Judge to decide sentence Wednesday for break-ins, thefts

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PICTOU – A 33-year-man pleaded with a provincial court judge during his sentencing hearing Monday not to send him back to jail. 

Paul Ivan Jeans Jr. told Judge Del Atwood that spending that last month in jail while waiting for sentencing on numerous break-and-enter charges has scared him enough to stay out of trouble in the future.

“Please don’t send me back to jail,” he said, adding that he was threatened by people telling him they were going to light him on fire and beat him in his sleep.

“I made myself a promise that if I got out, I wouldn’t go back. I will do two and half years of house arrest if I have to. It was the worst mistake I made in my life and I want to be home.”

Jeans Jr. pleaded guilty to 11 break-and-enter charges related to a rash of break-ins from boats at the Pictou Marina this fall. He also breached two court orders by texting, calling and Facebooking his former girlfriend after being ordered to have no contact with her.

Crown attorney Jody McNeill said Pictou County RCMP received word of the break-and-enters on Sept. 12 after some boat owners noticed doors to their cabins opened and some items missing.

Eleven boats in total were broken into at the marina and items taken range from bags of potato chips to flashlights to binoculars and pocket lighters. 

RCMP obtained video footage from the Pictou Justice Centre, located across from the marina, and identified Jeans pushing a wheelbarrow from the marina at 3 a.m. that morning.

Not long after the break-ins were reported, Jeans walked into the Pictou RCMP detachment with a grocery bag containing some of the items reported missing from the boats.

A search of Jeans’s residence turned up many more items including 11 fishing rods, tackle boxes, towels, blankets, binoculars, VHS cassettes, small flashlights, a kite, water bottles and garden spade.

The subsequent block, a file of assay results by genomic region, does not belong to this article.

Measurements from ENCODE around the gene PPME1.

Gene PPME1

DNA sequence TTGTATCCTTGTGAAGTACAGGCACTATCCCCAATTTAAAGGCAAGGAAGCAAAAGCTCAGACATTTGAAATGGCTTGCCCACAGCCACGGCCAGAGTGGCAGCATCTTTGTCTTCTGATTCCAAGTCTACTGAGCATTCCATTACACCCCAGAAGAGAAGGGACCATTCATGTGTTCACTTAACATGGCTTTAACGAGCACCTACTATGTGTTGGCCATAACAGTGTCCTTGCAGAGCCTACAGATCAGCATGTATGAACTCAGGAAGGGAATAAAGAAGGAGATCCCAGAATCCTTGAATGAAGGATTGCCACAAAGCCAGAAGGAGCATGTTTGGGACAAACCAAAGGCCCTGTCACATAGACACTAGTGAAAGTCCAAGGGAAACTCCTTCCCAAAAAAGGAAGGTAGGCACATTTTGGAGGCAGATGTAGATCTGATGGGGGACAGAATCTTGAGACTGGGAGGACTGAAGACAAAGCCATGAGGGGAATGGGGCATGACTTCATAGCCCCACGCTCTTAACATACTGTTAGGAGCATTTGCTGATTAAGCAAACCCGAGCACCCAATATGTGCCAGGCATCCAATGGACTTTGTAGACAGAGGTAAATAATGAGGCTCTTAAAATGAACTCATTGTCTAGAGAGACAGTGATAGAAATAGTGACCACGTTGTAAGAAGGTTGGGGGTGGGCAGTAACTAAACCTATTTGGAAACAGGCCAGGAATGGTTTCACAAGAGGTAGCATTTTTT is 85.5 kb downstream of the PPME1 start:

Blue latex gloves were also found in the home that police say Jeans used when he committed the break-and-enters.

McNeill said Jeans told police he started stealing when he 15 years old and “gets a rush from it” and believes he is “very good at it.”

A Capital Health mental health assessment indicated that Jeans might suffer from adult ADHD, but the defence says his mother is convinced there is something much more serious wrong with her son.

Stephen Robertson told the court that Jeans’s mother said she has been trying to get him in for psychiatric help because he often makes up stories about things that haven’t happened.

For example, Robertson said, he told the police he learned how to be a good thief by watching shoplifters while working as a security guard at the mall, but his mother says he never had such a job.

Robertson said his client also took petty items from the boats when laptop computers and expensive GPS systems were left behind.

“He put himself at a great deal of risk to take coins and flashlights,” he said. “The crimes took some deliberation, but it was not crime-orientated at a high profit gain. It was just a rush to be there, not to get caught.”

He said his client doesn't use drugs or alcohol, but is instead a naïve offender who didn't realize the big consequences of his acts.

The Crown has asked Atwood to consider a sentence of 12 months in custody, but Robertson said his client deserves much less time.  

Atwood reserved his sentencing decision until Wednesday so he would have time to consider the arguments from both the Crown and defence.

Organizations: RCMP, Pictou Justice Centre

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